Three scenarios appear plausible for Syria’s future: agreed transition; segregation; or disintegration. It is imperative that friends of Syria help Syrians create a scenario they can live with.
AMMAN – In 1942, Winston Churchill famously drew a distinction between “the end of the beginning” and “the beginning of the end”. That distinction is equally applicable to the unfolding crisis in Syria.
While intense battles continue in Idlib, Aleppo and Damascus, equally intense discourse is already in full swing anticipating the “day after” or the beginning of post-Assad Syria.
Undoubtedly, the Syrian revolution has reached a critical point. Despite equipment shortages and government brutality, the Free Syrian Army (FSA) has been able to show some significant advances. Following the successful planting of the bomb that killed three top inner circle officials, the FSA now effectively controls most of the border crossings between Turkey, Syria and Iraq, and with them, the critical supply lines from Iran which has thus far kept the regime afloat.
Some of the FSA’s recent strides can be attributed to the growing list of defectors that now includes generals, pilots, diplomats and even inner-circle officials like Brig-Gen Manaf Tlas, the son of former defense minister Mustapha Tlas and a recent close ally of Assad.
Assad is still suffering in the international arena. The EU decided to strengthen its arms embargo against Syria, demanding to search airplanes and ships suspected of carrying weapons and other banned equipment into Syria. The EU further froze the assets of an additional 26 high level Syrian officials and placed additional Syrian companies under sanctions.
Even Russia, a close ally and patron of Syria, has begun to hint at a possible change of policy with the recent statement by its Ambassador to France about the possible willingness of Assad to “leave in an orderly fashion.”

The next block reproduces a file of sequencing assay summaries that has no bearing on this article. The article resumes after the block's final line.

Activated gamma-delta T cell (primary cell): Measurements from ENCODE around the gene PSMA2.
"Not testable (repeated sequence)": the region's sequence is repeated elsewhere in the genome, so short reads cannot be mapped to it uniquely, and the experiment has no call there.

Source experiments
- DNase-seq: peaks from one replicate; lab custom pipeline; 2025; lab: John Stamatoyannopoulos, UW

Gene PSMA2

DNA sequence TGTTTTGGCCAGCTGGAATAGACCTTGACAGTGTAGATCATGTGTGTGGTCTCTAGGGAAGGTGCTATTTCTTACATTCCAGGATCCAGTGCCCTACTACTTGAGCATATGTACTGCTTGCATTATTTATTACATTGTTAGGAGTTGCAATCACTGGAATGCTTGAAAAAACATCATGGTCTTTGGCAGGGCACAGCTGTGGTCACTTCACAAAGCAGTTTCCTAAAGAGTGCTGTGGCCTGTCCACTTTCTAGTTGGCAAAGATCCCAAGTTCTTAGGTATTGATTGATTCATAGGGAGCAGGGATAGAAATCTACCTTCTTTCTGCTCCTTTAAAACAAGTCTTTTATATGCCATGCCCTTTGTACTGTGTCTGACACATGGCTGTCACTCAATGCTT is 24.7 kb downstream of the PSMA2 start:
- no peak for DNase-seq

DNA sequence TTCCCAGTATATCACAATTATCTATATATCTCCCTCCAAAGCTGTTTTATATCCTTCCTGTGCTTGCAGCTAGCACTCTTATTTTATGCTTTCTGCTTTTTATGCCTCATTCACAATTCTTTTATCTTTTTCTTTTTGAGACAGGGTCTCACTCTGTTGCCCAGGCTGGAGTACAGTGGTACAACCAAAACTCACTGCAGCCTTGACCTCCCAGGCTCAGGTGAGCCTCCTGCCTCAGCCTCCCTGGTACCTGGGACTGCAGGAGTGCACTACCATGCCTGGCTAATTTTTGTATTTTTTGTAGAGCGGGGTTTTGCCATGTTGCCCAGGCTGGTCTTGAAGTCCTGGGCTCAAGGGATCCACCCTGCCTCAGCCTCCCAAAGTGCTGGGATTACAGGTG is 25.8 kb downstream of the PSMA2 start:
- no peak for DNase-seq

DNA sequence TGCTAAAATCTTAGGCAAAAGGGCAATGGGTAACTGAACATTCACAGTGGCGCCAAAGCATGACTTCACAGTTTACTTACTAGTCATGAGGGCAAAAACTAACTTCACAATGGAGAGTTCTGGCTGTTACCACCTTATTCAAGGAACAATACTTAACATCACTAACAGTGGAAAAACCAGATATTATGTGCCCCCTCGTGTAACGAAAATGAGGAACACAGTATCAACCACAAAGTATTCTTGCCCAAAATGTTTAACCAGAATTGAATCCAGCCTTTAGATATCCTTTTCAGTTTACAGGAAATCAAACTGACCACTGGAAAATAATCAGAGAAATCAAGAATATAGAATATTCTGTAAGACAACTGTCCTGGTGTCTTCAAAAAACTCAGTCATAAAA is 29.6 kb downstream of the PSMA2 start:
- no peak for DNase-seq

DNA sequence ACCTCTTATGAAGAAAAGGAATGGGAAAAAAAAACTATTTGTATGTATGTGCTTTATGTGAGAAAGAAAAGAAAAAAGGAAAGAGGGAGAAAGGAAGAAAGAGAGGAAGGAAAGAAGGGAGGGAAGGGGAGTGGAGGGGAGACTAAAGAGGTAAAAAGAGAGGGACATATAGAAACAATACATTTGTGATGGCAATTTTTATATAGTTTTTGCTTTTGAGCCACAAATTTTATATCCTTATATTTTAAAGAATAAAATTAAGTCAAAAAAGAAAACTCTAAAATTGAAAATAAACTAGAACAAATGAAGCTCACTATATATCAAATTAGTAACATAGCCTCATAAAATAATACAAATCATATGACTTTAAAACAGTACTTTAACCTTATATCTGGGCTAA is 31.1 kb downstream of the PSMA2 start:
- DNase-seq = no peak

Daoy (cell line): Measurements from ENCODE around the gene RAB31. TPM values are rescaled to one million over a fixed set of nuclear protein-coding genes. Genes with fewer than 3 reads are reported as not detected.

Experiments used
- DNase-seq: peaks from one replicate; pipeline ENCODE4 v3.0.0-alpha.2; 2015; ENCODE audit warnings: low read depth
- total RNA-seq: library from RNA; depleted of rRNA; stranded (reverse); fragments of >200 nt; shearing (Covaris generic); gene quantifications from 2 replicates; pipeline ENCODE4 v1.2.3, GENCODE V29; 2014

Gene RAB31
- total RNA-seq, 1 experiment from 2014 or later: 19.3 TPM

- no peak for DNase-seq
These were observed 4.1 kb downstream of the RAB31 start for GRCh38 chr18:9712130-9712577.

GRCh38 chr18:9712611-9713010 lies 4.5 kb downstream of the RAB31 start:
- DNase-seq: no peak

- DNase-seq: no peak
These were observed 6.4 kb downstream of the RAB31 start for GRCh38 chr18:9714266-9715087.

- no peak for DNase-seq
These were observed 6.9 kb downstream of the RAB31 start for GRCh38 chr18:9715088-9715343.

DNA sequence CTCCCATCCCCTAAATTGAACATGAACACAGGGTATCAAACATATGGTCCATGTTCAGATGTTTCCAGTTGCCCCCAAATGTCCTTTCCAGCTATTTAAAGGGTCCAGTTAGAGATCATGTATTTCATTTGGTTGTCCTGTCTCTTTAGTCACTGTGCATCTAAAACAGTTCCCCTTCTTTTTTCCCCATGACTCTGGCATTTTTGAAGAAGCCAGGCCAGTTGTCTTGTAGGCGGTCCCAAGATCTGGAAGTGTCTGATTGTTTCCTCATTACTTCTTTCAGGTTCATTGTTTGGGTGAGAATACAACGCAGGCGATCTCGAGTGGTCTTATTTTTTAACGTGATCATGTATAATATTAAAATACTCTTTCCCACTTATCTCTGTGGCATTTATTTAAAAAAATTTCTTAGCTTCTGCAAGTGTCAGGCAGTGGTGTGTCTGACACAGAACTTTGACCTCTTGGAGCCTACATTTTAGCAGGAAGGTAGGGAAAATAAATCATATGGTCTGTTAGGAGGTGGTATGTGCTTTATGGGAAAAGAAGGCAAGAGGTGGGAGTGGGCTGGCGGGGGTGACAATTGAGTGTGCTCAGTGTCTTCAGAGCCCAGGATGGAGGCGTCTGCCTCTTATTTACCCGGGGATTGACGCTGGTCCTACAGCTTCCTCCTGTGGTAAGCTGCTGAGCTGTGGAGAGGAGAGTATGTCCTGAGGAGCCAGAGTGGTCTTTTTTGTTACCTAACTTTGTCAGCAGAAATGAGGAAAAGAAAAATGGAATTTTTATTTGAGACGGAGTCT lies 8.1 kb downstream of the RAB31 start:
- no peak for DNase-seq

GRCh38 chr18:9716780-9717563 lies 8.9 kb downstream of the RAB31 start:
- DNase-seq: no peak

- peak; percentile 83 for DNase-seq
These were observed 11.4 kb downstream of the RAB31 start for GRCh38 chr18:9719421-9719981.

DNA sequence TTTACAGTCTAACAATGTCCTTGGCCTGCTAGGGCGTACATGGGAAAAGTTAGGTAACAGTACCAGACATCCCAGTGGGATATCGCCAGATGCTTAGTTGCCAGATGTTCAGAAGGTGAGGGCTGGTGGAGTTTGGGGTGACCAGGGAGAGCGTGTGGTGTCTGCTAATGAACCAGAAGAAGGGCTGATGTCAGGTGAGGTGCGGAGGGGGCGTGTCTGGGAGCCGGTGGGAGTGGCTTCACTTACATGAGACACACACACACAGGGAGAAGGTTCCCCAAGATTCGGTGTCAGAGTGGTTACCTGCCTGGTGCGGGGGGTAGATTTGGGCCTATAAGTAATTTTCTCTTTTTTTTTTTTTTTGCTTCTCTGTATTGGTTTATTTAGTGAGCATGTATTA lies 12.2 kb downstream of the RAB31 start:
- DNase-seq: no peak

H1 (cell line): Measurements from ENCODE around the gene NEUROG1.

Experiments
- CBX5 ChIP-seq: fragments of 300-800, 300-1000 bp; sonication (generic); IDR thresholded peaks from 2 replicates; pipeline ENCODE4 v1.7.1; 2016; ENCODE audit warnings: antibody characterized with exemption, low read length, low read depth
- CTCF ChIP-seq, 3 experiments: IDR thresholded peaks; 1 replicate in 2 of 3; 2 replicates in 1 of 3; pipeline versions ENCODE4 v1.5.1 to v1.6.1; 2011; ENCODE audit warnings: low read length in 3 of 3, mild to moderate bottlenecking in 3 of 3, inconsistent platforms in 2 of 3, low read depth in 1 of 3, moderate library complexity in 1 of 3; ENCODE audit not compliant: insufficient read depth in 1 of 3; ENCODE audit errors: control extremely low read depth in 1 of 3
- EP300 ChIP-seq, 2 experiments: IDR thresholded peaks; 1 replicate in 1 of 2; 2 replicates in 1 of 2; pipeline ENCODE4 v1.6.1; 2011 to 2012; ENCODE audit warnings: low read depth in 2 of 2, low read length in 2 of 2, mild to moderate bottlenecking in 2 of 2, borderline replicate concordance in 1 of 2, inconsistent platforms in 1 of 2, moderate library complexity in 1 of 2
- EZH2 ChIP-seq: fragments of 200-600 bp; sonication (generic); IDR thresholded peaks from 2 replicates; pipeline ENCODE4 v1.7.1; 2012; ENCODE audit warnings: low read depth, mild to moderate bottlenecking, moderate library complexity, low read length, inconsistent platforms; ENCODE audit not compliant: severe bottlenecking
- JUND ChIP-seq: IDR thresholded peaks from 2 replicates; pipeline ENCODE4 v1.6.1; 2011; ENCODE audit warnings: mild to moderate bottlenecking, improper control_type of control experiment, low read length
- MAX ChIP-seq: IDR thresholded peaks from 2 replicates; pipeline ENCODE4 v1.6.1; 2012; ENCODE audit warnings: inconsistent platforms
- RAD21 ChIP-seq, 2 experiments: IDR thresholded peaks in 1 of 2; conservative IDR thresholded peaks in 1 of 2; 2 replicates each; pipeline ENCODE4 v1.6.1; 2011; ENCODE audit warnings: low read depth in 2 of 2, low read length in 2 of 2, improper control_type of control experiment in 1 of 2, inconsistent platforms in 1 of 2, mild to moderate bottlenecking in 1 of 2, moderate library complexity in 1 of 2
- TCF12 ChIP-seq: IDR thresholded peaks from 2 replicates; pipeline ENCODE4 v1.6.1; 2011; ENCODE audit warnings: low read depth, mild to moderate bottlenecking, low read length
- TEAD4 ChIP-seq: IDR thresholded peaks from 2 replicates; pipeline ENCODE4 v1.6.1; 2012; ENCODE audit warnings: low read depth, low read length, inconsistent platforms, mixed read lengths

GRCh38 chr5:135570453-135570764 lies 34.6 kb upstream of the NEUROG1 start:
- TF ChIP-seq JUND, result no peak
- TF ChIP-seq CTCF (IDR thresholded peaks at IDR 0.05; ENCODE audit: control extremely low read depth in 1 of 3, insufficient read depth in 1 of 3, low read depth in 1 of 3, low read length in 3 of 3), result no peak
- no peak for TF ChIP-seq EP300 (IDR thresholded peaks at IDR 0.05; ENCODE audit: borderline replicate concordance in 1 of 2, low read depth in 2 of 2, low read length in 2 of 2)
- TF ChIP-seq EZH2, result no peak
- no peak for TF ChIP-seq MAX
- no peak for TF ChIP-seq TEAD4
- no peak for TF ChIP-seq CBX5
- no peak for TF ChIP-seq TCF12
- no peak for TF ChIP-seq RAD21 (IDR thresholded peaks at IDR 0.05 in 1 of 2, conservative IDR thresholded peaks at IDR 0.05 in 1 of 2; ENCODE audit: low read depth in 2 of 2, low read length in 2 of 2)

Syria’s economy also reflects the last year of fighting and economic sanctions. The EU accounts for 95 percent of Syrian oil exports which are now sanctioned. Unemployment has reached over 25 percent and the expected GDP growth is negative 8 percent. Deposits fell by an average of 35 percent in 2011, and 2012 is expected to be much worse.
The trajectory of these events does not bode well for Assad, and is likely to bring about a “game changer” in the form of a successful FSA attack or a consensual departure of Assad and his close circle. From there, three scenarios appear plausible: that of agreed transition; that of segregation; or that of disintegration.
The transitional scenario, such as was recently attempted in both Yemen and Libya, aims to establish a coalition to provide a solid enough base for a transitional government to assume and hold power over the country until it reaches its own conclusion regarding its future. This scenario appears to be very popular since it aims to secure a relatively stable transition, assuming the transitional government is able to function and lead the country forward.
While many might wish to see a transitional process, disagreement over its composition and the fractured structure of the opposition, both in Syria and outside Syria, will make it very difficult to implement.
In addition to the opposition itself, other parties have vested interests in securing a certain structure in any transitional (and future) political process in Syria. Some would like to install the recent defectors who were welcomed in the West and are considered an asset due to their knowledge of “country management” issues.
Others would not accept any “falouls” or remnants from the old system. The growing list of self proclaimed opposition leaders, tribal leaders, defecting general, ambassadors and long-time human rights activists is by itself a recipe for disagreement and infighting.
Larger interests are also very much at stake and the interests of these larger share holders, such as Turkey, Russia, Saudi Arabia and the US do not necessarily align.